Online Reputation Management firm Reputation.com was hacked late Tuesday night, April 30. The company issued a statement to inform users that the site had suffered a temporary security breach, which exposed data to an anonymous attack group. While the extent of the attacker’s damage is not yet known, the statement has allegedly raised concerns from some of the company’s clients.
Like several other Online Reputation Management firms, Reputation.com specializes in online public relations. ORM firms are tasked with the monstrous goal of cleaning negative listings from major search engines like Google. As such, many of the clients who do business with the firm prefer to keep their information private.
It’s alleged that the attackers who breached the security of the company’s databases may now have access to confidential information. While the attacker’s objectives are not yet known, it’s possible that those responsible for the breach were involved with one of several ‘hacktivist’ movements.
Like SEO firms, Online Reputation Management firms aim to have their listings organically rise to the top pages of search results. But unlike SEO, which mainly concentrates on marketing and advertising, ORM takes a public relations approach.
There are theories that the Reputation.com hack was carried out by individuals who wish to expose the negative search results that the firm’s clients wished to conceal. However, there is little evidence backing these claims. And according to the company, the Reputation.com hack did not compromise any information regarding “the services [they] provided” or “information between [the] client and [the] team.”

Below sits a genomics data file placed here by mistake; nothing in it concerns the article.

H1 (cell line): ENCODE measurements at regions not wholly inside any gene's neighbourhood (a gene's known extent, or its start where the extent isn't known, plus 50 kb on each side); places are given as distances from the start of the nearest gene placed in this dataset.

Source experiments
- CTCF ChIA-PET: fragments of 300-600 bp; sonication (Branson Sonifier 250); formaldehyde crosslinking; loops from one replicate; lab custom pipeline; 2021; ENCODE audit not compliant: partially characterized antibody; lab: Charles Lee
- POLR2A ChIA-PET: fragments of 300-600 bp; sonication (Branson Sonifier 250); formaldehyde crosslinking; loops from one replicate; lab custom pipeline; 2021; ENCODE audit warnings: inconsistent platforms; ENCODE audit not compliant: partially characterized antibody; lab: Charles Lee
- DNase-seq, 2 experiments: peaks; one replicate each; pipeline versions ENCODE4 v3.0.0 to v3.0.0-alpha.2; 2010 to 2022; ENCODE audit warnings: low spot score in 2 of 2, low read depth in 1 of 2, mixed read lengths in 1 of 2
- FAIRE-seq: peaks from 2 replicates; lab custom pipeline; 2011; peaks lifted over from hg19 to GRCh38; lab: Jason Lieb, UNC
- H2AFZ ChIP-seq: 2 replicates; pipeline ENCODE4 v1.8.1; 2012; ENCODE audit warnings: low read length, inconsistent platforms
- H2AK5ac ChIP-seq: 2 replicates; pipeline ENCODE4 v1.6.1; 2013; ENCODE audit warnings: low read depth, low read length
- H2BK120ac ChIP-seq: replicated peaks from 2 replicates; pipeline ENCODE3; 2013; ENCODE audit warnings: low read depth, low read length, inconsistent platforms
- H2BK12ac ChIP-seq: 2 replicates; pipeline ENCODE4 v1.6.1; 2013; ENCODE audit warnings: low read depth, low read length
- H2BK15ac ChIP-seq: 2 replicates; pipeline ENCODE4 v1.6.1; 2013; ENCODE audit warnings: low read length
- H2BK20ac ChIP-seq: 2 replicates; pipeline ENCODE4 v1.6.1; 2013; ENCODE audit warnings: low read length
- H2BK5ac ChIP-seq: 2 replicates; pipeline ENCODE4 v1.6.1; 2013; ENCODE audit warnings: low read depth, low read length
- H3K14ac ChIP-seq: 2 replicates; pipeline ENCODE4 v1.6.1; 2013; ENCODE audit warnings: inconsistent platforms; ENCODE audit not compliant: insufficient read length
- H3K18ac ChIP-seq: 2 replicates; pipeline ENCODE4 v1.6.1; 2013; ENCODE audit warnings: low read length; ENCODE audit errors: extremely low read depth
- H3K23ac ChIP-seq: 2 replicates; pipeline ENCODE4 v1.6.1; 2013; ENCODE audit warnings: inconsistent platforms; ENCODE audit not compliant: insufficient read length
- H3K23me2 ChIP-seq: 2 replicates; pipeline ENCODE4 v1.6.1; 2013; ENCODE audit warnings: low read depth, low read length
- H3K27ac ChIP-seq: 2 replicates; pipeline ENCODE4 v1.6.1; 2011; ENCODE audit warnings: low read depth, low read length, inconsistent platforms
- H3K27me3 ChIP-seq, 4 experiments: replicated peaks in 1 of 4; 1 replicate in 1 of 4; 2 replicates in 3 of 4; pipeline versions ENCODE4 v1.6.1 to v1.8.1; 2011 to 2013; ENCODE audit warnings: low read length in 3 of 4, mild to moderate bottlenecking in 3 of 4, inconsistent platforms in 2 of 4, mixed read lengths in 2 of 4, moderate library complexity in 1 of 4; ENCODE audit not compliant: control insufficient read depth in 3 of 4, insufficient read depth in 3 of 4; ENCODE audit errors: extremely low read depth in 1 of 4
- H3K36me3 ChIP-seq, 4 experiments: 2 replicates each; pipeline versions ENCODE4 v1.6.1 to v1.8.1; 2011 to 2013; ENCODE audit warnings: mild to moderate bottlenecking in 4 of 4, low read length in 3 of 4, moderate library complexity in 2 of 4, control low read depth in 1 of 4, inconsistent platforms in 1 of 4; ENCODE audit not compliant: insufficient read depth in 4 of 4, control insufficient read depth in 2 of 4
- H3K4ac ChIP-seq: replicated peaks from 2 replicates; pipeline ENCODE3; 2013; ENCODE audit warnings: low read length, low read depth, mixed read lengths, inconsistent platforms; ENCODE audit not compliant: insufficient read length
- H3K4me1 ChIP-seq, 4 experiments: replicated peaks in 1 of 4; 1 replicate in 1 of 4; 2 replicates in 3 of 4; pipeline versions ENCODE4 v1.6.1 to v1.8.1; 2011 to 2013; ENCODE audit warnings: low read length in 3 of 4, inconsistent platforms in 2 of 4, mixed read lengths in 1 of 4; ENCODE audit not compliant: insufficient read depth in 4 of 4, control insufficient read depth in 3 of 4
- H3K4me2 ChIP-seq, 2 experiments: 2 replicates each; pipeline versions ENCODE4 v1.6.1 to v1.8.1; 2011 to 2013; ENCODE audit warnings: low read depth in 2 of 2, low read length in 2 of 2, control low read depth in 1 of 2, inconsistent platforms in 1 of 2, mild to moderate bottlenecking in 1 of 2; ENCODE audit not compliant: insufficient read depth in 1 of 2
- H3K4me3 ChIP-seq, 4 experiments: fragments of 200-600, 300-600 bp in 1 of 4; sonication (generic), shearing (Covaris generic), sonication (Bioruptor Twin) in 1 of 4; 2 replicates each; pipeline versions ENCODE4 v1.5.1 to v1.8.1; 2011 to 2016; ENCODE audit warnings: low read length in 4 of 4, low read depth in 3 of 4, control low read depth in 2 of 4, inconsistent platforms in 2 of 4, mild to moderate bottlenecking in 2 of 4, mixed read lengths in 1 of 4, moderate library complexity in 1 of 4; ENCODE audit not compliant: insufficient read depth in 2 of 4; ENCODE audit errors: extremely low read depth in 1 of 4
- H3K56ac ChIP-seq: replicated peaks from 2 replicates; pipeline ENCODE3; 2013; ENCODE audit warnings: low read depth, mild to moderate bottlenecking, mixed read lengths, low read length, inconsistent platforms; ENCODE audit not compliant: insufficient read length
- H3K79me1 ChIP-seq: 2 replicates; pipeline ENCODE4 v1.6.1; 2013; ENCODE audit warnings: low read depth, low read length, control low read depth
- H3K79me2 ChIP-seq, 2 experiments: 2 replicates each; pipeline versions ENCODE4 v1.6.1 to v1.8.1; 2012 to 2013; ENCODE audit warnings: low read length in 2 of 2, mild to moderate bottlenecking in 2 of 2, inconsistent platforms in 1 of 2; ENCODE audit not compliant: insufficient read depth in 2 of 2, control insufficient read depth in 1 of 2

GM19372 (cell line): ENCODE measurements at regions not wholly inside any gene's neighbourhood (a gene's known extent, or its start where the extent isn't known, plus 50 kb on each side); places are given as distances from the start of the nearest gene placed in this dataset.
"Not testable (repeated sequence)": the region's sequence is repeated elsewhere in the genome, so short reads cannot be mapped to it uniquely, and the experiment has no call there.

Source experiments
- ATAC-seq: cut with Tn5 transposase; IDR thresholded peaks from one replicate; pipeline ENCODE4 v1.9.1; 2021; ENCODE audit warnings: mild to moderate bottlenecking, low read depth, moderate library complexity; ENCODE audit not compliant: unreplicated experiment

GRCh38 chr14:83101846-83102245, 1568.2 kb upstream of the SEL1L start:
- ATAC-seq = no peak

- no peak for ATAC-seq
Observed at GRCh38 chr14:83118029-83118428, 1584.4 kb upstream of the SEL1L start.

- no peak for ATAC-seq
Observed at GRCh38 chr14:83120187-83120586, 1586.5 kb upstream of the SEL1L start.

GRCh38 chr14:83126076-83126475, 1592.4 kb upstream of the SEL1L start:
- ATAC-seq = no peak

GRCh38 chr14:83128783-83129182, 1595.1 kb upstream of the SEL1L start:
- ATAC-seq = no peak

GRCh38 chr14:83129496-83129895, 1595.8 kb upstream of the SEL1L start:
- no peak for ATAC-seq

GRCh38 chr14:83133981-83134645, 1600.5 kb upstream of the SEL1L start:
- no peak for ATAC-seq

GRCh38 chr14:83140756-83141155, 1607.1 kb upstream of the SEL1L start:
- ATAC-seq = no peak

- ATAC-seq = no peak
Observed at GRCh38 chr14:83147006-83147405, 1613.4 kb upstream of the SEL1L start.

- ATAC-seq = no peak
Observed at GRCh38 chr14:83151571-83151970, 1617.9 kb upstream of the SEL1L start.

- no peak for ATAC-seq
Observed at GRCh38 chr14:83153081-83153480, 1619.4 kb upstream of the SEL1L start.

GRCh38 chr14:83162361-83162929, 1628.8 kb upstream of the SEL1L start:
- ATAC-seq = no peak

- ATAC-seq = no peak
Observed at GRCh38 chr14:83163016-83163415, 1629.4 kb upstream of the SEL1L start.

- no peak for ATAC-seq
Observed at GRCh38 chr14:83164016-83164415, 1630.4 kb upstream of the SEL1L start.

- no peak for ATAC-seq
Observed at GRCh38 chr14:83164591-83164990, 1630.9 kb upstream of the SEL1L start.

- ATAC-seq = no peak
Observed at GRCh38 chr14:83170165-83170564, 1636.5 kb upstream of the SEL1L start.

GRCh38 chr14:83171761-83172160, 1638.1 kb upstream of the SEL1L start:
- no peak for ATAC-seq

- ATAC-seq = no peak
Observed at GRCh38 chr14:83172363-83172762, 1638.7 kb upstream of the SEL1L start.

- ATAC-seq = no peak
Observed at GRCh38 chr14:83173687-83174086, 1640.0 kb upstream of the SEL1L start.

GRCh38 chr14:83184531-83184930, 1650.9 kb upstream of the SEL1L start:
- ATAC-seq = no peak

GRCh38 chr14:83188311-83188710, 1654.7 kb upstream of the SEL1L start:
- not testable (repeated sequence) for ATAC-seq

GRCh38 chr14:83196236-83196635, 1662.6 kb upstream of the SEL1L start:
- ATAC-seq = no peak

The Reputation.com hacking is just one of several major internet security breaches to occur over the past several weeks. On April 19, hackers from the Syrian Electronic Army breached the Twitter account of CBS News to espouse malware-infected links while condemning the U.S. government. On April 23, the Twitter account of the Associated Press was hacked by an unidentified source. Once the feed was hacked, the unidentified attackers posted a tweet that reported two explosions at the Whitehouse. Although the hoax was shutdown moments later, the brief breach caused dramatic results on Wall Street.